One of the site’s features is the Cook Partisan Voter Index, most recently released in 2017 after the last presidential election, which measures how each congressional district voted in the presidential race compared with the nation as a whole. One of the most striking changes in the 20 years since the PVI was first published is the decline in competitive districts. Just 72 House seats now are considered swing seats, down from 164 in 1997.
Electoral-Vote.com was started in 2004 by Andrew Tanenbaum to analyze polls in presidential and U.S. Senate races and project the winners of those elections. The site examines state-level polls rather than national polls to simulate the process of how presidential electors are chosen, and makes all its polling data available for download.
Electoral-Vote also features a breakdown of all Senate races and staff commentary on the political news of the day.
In addition, the site contains quite a bit of historical data on presidential and Senate races, including an interesting assessment of whether prior experience is a valid indicator of a candidate’s success as president. (James Buchanan is identified as the most experienced candidate to be elected president, but is considered by many historians to be one of our worst leaders ever.)
Politico is more of a traditional news site than the others listed here — its stated mission is “to be the dominant source for news on politics and policy” — and it offers digital and print versions of its content. Its site is filled with staff-written news, analysis and opinion pieces, along with audio content from its nine podcasts and lots of video, which has been ingrained in its coverage since its founding by John Harris and Jim VandeHai in 2007.
Politico’s Electoral College forecast has identified several states’ presidential races and key House and Senate seats it will be following. It tracks election results and has a running delegate count for the Democrats, and incorporates lots of analytical stories to complement the results.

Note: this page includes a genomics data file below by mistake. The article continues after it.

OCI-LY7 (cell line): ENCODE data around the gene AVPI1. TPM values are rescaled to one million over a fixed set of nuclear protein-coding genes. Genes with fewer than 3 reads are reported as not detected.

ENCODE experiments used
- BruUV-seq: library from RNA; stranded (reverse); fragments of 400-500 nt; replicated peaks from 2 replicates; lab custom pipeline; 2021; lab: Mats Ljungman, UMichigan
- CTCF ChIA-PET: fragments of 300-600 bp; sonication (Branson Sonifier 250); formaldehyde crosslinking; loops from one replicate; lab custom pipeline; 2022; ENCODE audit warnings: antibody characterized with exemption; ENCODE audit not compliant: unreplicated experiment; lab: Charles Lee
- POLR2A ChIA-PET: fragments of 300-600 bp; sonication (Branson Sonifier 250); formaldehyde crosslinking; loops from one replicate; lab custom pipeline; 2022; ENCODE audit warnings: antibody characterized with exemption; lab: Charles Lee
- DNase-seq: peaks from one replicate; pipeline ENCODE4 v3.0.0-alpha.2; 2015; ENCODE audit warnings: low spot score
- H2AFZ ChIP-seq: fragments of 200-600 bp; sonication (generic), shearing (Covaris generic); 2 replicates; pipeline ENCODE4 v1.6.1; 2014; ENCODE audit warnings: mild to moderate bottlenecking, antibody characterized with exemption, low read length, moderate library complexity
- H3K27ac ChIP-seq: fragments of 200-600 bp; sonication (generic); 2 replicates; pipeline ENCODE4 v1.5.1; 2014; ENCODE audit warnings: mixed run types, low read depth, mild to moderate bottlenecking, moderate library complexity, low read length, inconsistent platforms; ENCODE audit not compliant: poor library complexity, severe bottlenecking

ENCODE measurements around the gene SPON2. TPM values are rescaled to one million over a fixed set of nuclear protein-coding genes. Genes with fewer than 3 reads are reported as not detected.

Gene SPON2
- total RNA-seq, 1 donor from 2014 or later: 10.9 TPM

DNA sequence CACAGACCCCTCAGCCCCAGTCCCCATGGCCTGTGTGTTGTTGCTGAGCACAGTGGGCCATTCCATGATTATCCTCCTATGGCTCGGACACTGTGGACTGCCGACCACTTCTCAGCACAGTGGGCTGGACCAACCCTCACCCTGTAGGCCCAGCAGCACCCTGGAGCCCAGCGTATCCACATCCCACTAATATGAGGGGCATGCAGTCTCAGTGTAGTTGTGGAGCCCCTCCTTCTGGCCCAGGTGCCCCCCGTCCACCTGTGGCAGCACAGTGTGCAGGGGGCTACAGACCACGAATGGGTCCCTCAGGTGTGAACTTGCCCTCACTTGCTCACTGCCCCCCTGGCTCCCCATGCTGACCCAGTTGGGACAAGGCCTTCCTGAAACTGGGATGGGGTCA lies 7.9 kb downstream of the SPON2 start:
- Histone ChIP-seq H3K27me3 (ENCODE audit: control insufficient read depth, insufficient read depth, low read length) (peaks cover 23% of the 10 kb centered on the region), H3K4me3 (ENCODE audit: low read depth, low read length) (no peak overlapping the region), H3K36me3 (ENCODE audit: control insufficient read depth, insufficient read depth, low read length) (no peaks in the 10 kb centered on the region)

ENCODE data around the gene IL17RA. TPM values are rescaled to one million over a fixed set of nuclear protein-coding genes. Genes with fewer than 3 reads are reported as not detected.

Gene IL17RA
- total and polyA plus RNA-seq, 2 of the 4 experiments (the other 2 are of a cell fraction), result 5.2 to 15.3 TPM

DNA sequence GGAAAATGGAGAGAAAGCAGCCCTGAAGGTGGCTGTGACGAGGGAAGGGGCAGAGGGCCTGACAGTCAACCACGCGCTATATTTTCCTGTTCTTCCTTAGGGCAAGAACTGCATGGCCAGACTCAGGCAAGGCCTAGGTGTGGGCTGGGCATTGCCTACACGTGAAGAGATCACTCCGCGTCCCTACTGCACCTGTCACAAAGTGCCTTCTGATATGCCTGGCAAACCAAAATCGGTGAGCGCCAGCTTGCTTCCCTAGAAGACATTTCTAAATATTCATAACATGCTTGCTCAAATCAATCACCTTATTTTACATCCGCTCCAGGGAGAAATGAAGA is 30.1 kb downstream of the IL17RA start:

Founded in 2000 by Tom Bevan and John McIntyre as a political news aggregation site, RealClearPolitics has evolved to provide its own reporting and electoral college forecasts while still offering politics-related content from news outlets around the globe.
If you’re just there for the politics, though, there’s plenty to see. The site is not as visually appealing as some others, but the lists of headlines are categorized and draw your attention nonetheless. Its RCP Poll Averages are comprehensive and well-regarded. Much of what are termed “articles” are analyses and opinion rather than straight news, though the authors come from across the political spectrum.
RealClear Media’s opinion research service, launched less than two years ago, has taken a deeper dive into several political topics. The projects flesh out polls and survey results with informative details that help broaden understanding of certain groups of American voters.
270 to Win
Founded in 2004 by Allan Keiter, 270 to Win provides Electoral College maps for presidential elections, along with polls, election results, news and commentary.
While it doesn’t have the kind or quantity of stories and videos that some other sites have, 270toWin is a trove of practical information. You can see your state’s Electoral College votes dating back to 1789 and summaries of its recent voting trends, a map of its congressional districts and contact information for its federal and statewide elected officials. A timeline features U.S. maps showing presidential candidates’ electoral votes and facts about each election, including important issues of the day that may have impacted the election’s outcome.
Interested in the margin of victory of a particular president? It’s there, going back to 1972.
How many years a specific state has gone for the same party in consecutive elections? It’s there, too, back to 1964.
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This is not an exhaustive list of Electoral College forecasting sites, but it’s a start. They all provide nonpartisan forecasts of presidential elections and analysis of candidates, campaigns and political trends. Some, with larger staffs and resources, provide more information than others. Some have a narrower focus, while others aim to be more comprehensive. Each has its strengths and its specialties. As we move closer to the conventions and the general election, we will welcome all the information we can get.